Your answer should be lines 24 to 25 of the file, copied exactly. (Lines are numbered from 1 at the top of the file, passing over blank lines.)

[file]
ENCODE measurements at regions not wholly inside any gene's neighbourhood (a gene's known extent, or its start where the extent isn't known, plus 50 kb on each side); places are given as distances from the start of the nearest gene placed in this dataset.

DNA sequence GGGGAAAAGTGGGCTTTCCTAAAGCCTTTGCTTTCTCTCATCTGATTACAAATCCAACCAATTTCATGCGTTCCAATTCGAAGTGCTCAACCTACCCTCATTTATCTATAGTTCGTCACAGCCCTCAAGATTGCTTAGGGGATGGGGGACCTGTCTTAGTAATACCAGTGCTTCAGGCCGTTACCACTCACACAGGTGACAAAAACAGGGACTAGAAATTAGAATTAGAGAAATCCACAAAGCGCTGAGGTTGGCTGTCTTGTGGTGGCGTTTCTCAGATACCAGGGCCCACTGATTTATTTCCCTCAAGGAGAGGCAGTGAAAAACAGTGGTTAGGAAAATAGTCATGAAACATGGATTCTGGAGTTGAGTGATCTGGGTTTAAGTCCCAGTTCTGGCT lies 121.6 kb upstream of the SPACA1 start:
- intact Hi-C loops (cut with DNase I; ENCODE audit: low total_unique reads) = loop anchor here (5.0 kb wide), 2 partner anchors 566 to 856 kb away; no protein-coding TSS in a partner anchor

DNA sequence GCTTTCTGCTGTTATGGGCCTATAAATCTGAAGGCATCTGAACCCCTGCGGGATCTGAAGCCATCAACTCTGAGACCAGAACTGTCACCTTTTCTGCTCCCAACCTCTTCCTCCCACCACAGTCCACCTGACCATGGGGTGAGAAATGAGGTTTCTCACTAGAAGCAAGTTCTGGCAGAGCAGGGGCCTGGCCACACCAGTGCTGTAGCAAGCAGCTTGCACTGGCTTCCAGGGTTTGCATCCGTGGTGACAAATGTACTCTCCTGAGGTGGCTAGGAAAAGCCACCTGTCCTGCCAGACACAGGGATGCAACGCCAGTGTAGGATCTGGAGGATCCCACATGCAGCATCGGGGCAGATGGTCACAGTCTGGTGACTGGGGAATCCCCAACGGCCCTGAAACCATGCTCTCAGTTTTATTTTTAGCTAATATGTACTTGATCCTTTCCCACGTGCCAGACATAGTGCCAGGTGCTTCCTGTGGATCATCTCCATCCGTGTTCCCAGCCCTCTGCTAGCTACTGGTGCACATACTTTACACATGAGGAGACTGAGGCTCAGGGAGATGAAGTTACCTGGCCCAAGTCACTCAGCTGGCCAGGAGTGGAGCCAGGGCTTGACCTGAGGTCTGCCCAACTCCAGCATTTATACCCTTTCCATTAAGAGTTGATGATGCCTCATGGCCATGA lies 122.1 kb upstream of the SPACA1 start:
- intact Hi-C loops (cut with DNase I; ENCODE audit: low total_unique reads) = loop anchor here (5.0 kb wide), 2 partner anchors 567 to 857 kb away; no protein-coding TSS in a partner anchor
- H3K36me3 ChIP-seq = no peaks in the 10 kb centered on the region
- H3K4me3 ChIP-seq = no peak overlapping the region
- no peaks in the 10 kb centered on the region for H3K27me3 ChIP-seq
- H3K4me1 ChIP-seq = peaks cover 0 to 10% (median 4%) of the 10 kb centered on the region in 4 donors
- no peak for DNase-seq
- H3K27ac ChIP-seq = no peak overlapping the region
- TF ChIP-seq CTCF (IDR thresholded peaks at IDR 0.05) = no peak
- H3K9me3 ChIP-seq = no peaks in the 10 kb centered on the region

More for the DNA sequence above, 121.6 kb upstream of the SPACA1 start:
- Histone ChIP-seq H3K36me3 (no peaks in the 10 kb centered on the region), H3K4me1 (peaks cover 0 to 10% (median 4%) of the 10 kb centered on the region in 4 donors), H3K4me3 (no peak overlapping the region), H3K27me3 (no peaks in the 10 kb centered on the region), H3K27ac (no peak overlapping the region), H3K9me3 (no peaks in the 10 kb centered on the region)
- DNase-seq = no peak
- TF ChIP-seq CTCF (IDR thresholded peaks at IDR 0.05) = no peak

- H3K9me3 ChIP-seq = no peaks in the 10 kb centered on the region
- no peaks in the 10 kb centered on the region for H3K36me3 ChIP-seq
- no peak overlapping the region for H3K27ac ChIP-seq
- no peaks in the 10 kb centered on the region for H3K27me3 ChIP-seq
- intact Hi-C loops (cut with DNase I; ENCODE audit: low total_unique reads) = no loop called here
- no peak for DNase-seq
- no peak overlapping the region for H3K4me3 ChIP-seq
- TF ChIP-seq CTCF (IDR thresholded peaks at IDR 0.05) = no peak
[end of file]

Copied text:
- no peak overlapping the region for H3K4me3 ChIP-seq
- TF ChIP-seq CTCF (IDR thresholded peaks at IDR 0.05) = no peak